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A transgene carrying an A2G missense mutation in the SMN gene modulates phenotypic severity in mice with severe (type I) spinal muscular atrophy.

Monani UR, Pastore MT, Gavrilina TO, Jablonka S, Le TT, Andreassi C, DiCocco JM, Lorson C, Androphy EJ, Sendtner M, Podell M, Burghes AH - J. Cell Biol. (2003)

Bottom Line: We suggest that only in the presence of low levels of full-length SMN is the A2G transgene able to form partially functional higher order SMN complexes essential for its functions.Animals homozygous for the mutant transgene are less severely affected than heterozygotes.This demonstrates the importance of SMN levels in SMA even if the protein is expressed from a mutant allele.

View Article: PubMed Central - PubMed

Affiliation: Department of Neurology, Ohio State University, Columbus, OH 43210, USA. monani.2@osu.edu

ABSTRACT
5q spinal muscular atrophy (SMA) is a common autosomal recessive disorder in humans and the leading genetic cause of infantile death. Patients lack a functional survival of motor neurons (SMN1) gene, but carry one or more copies of the highly homologous SMN2 gene. A homozygous knockout of the single murine Smn gene is embryonic lethal. Here we report that in the absence of the SMN2 gene, a mutant SMN A2G transgene is unable to rescue the embryonic lethality. In its presence, the A2G transgene delays the onset of motor neuron loss, resulting in mice with mild SMA. We suggest that only in the presence of low levels of full-length SMN is the A2G transgene able to form partially functional higher order SMN complexes essential for its functions. Mild SMA mice exhibit motor neuron degeneration, muscle atrophy, and abnormal EMGs. Animals homozygous for the mutant transgene are less severely affected than heterozygotes. This demonstrates the importance of SMN levels in SMA even if the protein is expressed from a mutant allele. Our mild SMA mice will be useful in (a) determining the effect of missense mutations in vivo and in motor neurons and (b) testing potential therapies in SMA.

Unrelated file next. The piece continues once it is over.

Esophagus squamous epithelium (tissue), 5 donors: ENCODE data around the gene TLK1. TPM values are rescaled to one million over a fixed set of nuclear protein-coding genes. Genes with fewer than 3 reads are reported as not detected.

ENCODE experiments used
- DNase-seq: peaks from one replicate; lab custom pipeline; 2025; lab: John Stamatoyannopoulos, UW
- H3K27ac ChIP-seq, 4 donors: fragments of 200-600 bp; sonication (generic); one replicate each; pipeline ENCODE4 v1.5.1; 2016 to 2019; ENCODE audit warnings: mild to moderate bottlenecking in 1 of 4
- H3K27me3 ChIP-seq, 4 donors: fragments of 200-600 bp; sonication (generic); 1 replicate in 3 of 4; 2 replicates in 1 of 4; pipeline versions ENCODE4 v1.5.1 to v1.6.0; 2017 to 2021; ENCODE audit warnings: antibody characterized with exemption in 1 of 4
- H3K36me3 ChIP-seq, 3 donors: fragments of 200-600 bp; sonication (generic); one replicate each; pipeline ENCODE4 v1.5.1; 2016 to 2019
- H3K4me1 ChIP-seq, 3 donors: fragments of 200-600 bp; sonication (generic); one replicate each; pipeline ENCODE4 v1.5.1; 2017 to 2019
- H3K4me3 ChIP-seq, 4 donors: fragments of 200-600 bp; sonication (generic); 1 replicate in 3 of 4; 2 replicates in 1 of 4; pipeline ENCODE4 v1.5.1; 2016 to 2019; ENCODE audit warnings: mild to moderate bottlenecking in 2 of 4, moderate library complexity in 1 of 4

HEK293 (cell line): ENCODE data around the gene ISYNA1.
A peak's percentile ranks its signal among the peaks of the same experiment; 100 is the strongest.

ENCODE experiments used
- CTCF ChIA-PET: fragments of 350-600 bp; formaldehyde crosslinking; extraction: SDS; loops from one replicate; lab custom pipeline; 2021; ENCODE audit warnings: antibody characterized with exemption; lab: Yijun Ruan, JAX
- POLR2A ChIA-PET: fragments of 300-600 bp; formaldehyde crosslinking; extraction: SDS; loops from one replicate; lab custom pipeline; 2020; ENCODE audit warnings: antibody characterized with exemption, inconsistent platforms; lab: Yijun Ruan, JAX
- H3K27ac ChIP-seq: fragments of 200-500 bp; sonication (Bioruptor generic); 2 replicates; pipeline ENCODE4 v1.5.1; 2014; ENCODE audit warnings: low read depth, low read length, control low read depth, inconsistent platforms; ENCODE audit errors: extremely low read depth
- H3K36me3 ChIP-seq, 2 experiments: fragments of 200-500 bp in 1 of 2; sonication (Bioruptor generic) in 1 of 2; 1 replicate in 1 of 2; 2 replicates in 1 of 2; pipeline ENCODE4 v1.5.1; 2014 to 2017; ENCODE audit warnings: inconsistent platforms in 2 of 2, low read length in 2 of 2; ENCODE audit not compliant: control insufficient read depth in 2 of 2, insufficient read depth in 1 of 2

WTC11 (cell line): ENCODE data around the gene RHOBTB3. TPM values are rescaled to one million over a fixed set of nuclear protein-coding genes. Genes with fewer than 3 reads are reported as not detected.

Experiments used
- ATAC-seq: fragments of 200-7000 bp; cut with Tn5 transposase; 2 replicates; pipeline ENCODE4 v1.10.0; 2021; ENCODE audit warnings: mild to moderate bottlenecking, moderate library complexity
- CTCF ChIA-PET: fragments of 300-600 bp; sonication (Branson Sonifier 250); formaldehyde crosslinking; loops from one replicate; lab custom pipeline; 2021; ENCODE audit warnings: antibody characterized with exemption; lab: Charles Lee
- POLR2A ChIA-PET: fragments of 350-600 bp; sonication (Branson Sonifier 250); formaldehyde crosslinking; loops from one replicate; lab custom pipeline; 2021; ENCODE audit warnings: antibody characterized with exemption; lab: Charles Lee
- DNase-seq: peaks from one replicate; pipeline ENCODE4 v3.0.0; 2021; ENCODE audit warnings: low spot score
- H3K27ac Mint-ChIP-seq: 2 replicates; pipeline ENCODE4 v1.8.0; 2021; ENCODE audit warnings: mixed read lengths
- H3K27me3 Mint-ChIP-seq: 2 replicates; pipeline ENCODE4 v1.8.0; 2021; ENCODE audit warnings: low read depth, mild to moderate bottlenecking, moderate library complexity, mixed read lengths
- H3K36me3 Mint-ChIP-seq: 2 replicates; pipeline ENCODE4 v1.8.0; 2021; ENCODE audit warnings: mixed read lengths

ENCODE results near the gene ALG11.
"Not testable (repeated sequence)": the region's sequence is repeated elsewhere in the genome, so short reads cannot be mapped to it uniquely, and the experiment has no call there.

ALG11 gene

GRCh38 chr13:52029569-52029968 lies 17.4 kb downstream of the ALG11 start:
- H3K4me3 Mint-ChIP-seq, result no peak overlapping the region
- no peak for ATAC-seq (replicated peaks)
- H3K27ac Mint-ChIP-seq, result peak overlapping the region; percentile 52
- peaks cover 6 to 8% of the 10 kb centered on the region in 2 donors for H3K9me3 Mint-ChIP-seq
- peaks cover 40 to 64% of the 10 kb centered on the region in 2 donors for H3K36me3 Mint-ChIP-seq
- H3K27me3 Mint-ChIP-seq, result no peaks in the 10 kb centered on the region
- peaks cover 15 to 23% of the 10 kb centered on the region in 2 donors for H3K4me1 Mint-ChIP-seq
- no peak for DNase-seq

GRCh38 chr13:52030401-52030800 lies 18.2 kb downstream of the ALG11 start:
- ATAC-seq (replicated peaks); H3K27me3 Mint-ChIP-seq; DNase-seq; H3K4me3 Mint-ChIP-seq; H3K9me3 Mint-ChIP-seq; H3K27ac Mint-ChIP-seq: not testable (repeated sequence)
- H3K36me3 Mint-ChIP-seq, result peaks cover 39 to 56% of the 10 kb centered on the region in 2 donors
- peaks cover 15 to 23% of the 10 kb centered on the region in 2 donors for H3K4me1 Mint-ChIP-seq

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Motor neuron cell bodies and ventral roots in mild SMA mice. Motor neuron degeneration in the (A) facial nucleus and (C) lumbar spinal cord of a 3.5-mo-old type III SMA mouse showing fewer cells with intact nuclei compared with the normal Smn+/− control in B and D, respectively. An examination of the motor axons in the ventral roots of (E) type III SMA mice by toluidine blue staining shows a myelin ovoid and numerous axons undergoing Wallerian degeneration (arrows). F represents an age-matched normal control (magnification 600×).